[Editor's note: A version of this story appears in the December 2019 edition of Oil and Gas Investor. Subscribe to the magazine here.]
Like a kind of corporate camouflage, Birch Resources LLC’s pristine white foyer, drawn with angular lines and a suggestion of marble, greets visitors high above downtown Houston.
But just a few steps past the receptionist desk, the 14th floor suite transforms, jarringly, into what looks like a Texas ice house.
A few employees dressed in office casual are gathered around a big screen television, watching the Houston Astros play the New York Yankees on a late Tuesday afternoon in October.
The décor is partly Cheers with a few quirky touches: a yellow sign warning of “High Pressure,” an arcade-style Big Buck Hunter video game, a foosball table and an automatic coffee machine that reluctantly administers lattes. The room is mostly the result of raiding junk shops for faded interstate signs, and it seems to fit perfectly.
For the past couple of years, the challenge for E&P companies has been existing in the oil and gas industry in the first place. Investors have demanded increased free cash flow with just enough capital to keep up production. Even a rumor of overspending or, worse, an acquisition, causes Wall Street energy traders to have a collective panic attack.
So it’s with a certain stubbornness—and optimism—that start-ups and entrepreneurs endure. In the Permian, Anadarko and Williston basins, a new wave of young companies headed by savvy CEOs has emerged. Private-equity-backed teams, such as Birch Resources, continue to push through the brambles of a prickly market in search of the improbable: a way to consistently make money.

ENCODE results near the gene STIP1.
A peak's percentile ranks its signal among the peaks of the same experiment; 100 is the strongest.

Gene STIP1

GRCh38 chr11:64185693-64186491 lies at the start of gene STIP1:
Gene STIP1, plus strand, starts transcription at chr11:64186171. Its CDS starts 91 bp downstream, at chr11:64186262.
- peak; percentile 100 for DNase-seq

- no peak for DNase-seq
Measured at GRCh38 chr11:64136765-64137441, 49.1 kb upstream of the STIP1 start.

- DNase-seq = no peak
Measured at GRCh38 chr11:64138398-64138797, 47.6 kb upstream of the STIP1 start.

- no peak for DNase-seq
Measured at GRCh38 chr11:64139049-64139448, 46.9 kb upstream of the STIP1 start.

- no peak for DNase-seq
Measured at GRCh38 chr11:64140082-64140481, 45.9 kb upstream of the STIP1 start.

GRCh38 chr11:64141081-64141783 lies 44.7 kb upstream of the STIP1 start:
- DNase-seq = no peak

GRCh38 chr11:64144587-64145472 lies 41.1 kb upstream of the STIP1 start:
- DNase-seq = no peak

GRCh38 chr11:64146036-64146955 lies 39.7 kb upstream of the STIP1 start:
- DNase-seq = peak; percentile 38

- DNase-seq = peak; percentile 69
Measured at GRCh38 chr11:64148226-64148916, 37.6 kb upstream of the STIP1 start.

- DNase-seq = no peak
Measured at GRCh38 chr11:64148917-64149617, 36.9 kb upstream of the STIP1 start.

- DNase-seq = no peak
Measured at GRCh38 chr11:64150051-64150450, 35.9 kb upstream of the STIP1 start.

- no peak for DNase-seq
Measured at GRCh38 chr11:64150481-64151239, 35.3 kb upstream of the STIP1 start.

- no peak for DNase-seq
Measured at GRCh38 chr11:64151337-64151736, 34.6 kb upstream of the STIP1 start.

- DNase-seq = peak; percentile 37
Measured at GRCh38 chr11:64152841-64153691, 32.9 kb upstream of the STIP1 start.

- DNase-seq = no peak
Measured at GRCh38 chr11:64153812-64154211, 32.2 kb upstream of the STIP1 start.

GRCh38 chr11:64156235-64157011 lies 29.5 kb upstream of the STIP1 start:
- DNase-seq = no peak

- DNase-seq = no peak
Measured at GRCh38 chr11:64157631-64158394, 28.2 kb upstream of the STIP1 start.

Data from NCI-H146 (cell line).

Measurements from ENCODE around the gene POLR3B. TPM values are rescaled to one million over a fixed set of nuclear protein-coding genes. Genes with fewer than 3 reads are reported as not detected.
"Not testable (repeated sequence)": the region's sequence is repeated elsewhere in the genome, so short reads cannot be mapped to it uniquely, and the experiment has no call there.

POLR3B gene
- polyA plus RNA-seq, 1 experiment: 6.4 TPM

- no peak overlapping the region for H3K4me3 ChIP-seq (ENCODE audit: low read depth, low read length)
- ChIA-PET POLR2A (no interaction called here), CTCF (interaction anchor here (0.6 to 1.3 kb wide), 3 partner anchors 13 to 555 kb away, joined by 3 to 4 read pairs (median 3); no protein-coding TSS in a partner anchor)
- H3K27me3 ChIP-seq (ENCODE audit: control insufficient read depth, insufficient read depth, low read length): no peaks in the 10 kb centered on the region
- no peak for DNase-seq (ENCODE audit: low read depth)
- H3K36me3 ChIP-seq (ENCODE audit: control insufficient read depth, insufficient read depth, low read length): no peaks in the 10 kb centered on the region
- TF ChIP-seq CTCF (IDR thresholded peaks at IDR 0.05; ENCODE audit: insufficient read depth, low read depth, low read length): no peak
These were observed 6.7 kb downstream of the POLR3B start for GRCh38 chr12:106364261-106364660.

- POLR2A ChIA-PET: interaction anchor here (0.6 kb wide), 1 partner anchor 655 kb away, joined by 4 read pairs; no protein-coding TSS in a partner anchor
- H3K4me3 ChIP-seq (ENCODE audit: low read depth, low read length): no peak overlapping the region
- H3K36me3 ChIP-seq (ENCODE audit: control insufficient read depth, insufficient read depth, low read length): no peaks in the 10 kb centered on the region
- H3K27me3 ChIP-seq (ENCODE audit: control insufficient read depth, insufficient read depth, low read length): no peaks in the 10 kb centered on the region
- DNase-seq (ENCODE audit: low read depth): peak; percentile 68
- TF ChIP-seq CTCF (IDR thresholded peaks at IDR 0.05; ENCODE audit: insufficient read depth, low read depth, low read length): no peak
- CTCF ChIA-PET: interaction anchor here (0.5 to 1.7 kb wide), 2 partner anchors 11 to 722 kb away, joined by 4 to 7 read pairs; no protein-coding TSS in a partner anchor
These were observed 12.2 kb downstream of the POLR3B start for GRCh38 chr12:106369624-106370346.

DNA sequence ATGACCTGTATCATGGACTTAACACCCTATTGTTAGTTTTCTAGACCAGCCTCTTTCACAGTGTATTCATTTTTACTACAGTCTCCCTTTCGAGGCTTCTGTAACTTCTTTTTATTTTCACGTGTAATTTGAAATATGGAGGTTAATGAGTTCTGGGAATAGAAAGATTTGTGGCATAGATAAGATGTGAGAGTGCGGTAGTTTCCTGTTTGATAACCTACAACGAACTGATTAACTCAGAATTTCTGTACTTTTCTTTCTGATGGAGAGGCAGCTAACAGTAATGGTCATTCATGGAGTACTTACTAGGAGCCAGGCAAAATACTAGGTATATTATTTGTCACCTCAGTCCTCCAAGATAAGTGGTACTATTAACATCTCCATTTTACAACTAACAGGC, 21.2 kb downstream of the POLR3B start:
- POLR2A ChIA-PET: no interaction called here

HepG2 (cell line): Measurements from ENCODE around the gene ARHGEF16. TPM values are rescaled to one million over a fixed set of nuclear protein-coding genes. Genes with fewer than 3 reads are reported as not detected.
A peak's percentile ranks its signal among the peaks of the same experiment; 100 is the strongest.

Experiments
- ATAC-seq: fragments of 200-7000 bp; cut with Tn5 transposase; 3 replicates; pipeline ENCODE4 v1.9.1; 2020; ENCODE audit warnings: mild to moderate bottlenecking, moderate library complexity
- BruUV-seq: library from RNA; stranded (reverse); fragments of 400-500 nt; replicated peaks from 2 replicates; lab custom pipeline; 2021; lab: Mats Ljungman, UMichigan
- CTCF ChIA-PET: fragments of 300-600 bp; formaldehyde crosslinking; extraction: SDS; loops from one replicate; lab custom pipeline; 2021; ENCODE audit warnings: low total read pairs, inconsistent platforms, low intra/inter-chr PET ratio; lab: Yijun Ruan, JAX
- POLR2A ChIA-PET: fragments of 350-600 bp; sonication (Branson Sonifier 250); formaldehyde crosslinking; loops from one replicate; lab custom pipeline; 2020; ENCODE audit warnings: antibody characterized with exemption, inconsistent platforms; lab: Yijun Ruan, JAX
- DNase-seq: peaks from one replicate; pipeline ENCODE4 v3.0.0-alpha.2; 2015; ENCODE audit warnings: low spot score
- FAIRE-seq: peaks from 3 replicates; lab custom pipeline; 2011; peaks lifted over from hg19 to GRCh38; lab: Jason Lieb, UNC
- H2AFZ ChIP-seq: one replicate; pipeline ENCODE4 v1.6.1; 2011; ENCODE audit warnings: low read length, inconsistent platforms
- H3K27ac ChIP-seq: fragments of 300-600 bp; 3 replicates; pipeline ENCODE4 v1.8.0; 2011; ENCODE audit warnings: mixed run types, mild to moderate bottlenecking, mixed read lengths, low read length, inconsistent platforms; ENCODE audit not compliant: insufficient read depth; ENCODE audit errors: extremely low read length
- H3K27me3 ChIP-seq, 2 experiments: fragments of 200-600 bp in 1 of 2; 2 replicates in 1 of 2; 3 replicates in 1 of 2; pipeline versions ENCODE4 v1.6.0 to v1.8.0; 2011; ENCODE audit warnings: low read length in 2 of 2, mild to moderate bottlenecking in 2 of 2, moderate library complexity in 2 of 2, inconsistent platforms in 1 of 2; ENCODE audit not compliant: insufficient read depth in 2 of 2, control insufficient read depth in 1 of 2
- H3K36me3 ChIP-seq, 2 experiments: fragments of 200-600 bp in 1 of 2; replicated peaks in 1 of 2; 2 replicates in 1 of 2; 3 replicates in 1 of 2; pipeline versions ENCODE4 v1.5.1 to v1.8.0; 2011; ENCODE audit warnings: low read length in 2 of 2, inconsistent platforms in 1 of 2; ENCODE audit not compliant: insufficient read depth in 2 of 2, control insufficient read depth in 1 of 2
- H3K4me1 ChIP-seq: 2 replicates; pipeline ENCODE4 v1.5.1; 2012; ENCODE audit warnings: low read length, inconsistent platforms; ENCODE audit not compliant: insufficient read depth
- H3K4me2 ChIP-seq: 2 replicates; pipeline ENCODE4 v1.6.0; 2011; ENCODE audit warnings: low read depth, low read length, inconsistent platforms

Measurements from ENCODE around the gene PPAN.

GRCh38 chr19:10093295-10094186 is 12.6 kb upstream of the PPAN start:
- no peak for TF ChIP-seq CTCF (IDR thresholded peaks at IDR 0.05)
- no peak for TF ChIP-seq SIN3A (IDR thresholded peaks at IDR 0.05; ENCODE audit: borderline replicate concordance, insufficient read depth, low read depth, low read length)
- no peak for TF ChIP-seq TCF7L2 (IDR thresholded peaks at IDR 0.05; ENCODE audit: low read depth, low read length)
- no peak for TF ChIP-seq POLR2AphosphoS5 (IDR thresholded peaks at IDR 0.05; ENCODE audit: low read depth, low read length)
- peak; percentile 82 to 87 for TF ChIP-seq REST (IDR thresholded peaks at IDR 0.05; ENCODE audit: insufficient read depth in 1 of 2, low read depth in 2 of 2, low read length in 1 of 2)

Common among many of them is the realization that the drill and flip model is over. Instead, the companies are in it for the long haul.
Oil and Gas Investor interviewed the CEOs of three companies, each focused on different models in different basins.
Birch president and CEO Jason Cansler, leaning close, said the company’s success isn’t about his “grand vision” or a company pulled together by his “blood, sweat and tears.”
“This is really a story about a group of cross functionally complete partners who have been together for over five years, and we’ve worked the strategy hard,” he said. “Everybody in that group, and on our team, is responsible for where we sit today and certainly in terms of what they execute in the field, they’re more responsible than I am because they’re actually, physically doing something.”
Cansler adds, self-effacingly, “I make PowerPoint slides.”
‘Peel and eat’
For its size, Birch is running hotter than some midsized public companies. In mid-October, Birch’s operations in Howard and Martin counties, Texas, included a four-rig program complemented by two frack fleets, Cansler said. The company has filed more than 100 drilling permits in 2019, including 18 in October, according to Texas Railroad Commission records.